Latest Update on 14/5/2014 at 17:00:
The highlights of today announcement on proposed changes are as follows:
- Replacing current Kafala system with a system based on employment contracts.
- Current exit permit system which requires the employer’s consent for an employee to leave the country, will now be replaced with an automated system through the Ministry of Interior. The system will automatically grant an exit permit to an employee after a 72-hour grace period prior to departure.
- with the new law the employer will no longer be financially liable for their employee. Any financial obligations incurred by the employee while in Qatar will be governed by State’s Civil and Commercial law.
- No Objection Certificates (NOC), will be replaced with an employment contract system. If the employment contract is for a fixed term, the employee may transfer the job at the end of that term. If it is on an indefinite duration, he may transfer after five years from the date of the contract.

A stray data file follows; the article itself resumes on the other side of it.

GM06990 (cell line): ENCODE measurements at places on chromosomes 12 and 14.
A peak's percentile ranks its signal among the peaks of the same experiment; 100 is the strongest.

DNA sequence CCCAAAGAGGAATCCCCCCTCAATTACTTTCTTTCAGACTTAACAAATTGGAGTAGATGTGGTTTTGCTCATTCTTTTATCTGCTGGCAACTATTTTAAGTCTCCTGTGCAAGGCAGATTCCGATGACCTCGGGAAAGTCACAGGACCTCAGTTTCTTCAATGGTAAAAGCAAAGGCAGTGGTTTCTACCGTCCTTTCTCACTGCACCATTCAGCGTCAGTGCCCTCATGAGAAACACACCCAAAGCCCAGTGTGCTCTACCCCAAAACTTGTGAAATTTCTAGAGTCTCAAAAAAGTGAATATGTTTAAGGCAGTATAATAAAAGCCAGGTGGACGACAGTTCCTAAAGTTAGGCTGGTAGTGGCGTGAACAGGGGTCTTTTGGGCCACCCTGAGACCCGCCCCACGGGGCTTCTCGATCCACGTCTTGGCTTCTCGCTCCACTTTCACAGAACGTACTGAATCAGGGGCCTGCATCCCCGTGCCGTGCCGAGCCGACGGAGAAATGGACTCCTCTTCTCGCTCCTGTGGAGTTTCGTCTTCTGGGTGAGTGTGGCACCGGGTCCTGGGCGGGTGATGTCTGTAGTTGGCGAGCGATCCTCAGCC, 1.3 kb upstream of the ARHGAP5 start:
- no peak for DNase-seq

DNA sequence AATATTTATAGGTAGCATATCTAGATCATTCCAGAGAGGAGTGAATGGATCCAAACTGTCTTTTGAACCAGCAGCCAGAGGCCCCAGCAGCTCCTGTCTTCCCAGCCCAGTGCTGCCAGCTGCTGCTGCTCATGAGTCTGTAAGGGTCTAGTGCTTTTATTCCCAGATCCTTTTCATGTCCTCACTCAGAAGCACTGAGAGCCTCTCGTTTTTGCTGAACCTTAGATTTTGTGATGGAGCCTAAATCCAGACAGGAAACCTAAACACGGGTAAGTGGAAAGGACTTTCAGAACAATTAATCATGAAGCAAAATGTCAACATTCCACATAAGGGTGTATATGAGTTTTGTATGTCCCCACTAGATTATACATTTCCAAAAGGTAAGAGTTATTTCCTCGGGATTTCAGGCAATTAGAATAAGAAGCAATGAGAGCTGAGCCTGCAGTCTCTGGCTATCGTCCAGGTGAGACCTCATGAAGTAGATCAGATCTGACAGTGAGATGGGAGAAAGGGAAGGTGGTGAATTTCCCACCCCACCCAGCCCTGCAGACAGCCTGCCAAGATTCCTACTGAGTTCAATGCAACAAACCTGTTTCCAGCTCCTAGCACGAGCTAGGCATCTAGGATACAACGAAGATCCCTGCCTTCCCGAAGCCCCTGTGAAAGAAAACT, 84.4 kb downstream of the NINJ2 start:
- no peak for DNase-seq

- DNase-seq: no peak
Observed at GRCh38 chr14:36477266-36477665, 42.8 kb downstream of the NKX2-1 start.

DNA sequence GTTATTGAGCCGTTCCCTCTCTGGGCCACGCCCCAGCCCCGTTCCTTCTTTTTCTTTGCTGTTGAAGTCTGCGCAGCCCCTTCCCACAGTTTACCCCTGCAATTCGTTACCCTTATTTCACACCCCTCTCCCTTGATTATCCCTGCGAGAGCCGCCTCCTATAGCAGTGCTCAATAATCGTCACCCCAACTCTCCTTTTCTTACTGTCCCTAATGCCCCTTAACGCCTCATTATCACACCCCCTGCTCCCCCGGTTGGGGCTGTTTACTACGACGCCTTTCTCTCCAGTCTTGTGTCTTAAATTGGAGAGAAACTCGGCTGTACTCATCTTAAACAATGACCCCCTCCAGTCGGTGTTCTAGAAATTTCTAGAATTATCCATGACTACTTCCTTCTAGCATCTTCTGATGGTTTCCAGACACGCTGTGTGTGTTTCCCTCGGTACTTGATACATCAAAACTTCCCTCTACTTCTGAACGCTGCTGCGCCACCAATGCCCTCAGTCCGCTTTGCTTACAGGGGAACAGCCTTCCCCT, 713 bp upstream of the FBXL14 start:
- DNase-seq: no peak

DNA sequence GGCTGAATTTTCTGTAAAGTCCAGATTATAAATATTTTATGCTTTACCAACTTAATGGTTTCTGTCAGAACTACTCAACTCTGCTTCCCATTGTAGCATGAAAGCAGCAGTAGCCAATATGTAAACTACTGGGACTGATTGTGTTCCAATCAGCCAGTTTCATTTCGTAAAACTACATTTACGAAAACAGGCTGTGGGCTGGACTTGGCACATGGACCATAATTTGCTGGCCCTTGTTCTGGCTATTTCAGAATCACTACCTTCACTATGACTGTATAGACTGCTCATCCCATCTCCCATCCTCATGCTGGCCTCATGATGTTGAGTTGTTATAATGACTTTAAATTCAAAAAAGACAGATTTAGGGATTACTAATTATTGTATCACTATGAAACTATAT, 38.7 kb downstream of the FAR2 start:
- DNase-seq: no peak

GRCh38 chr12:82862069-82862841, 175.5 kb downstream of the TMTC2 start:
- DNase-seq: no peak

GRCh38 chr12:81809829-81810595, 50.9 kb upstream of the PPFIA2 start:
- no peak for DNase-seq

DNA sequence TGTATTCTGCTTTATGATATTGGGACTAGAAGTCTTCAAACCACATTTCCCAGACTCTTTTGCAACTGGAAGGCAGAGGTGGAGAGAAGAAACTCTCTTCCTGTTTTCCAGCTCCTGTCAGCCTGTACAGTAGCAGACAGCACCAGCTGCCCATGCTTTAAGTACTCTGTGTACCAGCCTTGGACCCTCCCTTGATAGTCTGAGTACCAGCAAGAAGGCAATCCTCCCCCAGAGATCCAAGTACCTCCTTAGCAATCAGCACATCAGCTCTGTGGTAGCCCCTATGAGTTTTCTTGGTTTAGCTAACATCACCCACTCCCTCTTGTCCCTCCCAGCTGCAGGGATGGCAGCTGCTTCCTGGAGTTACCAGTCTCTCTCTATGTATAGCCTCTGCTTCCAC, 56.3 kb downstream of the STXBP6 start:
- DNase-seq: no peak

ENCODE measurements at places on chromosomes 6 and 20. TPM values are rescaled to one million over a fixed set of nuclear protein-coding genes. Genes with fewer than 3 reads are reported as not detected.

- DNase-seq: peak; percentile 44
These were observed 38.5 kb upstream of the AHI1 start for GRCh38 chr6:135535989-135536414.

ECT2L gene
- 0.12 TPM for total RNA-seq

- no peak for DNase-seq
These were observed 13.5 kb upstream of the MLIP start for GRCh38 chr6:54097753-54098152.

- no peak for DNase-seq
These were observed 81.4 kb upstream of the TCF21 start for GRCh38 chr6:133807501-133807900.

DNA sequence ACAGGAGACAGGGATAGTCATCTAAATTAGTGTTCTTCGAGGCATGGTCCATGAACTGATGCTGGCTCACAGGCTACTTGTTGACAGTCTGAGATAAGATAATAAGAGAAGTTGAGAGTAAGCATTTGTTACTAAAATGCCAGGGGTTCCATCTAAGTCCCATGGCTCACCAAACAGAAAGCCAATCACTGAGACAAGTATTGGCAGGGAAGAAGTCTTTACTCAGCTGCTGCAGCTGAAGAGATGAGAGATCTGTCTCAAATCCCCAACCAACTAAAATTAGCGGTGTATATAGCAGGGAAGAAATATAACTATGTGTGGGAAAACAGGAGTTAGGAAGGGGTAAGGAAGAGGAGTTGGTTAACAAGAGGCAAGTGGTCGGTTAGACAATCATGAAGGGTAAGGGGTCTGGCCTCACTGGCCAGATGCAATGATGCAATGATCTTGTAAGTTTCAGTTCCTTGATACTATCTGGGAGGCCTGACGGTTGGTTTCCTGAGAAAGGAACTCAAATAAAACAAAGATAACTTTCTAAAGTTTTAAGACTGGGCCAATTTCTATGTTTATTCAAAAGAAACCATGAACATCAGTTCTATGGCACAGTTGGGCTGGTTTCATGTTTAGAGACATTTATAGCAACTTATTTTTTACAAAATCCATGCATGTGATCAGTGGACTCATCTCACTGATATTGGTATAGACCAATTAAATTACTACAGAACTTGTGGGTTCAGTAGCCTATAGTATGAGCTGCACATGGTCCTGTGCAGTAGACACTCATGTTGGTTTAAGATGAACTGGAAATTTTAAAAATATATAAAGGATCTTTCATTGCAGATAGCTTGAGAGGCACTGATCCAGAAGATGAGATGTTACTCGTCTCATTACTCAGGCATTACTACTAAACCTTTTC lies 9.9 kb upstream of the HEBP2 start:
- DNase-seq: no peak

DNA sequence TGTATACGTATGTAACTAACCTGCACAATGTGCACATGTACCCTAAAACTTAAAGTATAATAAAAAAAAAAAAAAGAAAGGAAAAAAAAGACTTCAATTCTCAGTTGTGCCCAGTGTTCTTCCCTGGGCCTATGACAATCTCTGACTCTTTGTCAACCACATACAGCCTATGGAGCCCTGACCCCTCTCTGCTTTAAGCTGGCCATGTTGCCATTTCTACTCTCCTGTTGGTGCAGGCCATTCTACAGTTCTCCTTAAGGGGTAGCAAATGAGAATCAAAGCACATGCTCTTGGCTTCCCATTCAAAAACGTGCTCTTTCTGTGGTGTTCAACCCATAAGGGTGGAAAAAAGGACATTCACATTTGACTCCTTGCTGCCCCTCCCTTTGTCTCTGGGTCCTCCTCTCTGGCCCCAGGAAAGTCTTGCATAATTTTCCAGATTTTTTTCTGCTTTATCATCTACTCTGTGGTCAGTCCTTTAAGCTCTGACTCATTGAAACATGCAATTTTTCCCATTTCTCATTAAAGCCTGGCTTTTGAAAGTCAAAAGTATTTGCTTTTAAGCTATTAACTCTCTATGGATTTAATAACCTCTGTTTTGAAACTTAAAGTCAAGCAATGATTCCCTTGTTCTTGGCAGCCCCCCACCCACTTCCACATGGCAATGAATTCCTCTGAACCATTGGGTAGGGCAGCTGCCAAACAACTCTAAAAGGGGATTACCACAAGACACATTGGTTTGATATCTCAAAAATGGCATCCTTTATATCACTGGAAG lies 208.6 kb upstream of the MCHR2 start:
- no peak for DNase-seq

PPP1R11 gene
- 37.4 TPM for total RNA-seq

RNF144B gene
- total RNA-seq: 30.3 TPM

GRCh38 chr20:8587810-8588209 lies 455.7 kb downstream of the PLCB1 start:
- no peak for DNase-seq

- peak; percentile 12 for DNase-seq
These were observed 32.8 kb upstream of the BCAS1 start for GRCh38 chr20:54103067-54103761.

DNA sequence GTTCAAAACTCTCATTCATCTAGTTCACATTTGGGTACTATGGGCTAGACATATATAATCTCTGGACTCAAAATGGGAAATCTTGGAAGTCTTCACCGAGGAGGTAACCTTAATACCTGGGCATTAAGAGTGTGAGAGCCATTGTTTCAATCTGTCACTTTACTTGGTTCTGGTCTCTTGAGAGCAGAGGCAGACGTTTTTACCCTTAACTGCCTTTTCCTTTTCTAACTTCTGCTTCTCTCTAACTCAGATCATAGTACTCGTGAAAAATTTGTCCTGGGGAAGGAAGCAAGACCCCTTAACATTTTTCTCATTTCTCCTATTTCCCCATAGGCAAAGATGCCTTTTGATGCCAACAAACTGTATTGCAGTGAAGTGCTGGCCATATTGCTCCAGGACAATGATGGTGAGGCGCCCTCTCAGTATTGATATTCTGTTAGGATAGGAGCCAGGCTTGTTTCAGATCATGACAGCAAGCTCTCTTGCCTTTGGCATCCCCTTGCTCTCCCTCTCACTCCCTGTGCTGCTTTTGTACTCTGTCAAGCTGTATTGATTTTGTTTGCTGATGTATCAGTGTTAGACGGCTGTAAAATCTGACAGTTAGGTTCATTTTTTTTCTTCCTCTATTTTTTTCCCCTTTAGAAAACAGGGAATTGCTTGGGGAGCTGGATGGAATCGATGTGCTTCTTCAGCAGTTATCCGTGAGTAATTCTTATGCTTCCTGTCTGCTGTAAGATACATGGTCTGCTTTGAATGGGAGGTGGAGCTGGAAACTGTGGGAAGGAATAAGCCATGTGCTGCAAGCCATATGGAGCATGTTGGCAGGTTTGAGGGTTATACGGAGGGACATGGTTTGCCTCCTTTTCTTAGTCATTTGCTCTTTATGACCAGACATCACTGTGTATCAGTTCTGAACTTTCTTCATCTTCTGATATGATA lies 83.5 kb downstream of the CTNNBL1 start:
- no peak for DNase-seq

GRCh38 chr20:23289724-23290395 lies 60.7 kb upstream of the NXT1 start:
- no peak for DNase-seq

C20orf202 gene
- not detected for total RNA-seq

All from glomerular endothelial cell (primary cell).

- All existing contracts will remain valid until employers bring them in line with the new model contract within a one year grace period from the time the new law goes into effect.
- Penalty for passport confiscation will be increased to QAR 50,000 per passport for employers who confiscate an employee’s passport.
- One of the labour law reform will require the payment of wages electronically to ensure transparency, monitoring and timely payment.
- The State of Qatar has now adopted a unified accommodation standard to guarantee the quality of housing for all workers in Qatar.
The State of Qatar announced today its intention to enact wide-ranging labour market reforms, to strengthen existing labour laws and improve the living and working conditions of all workers in Qatar.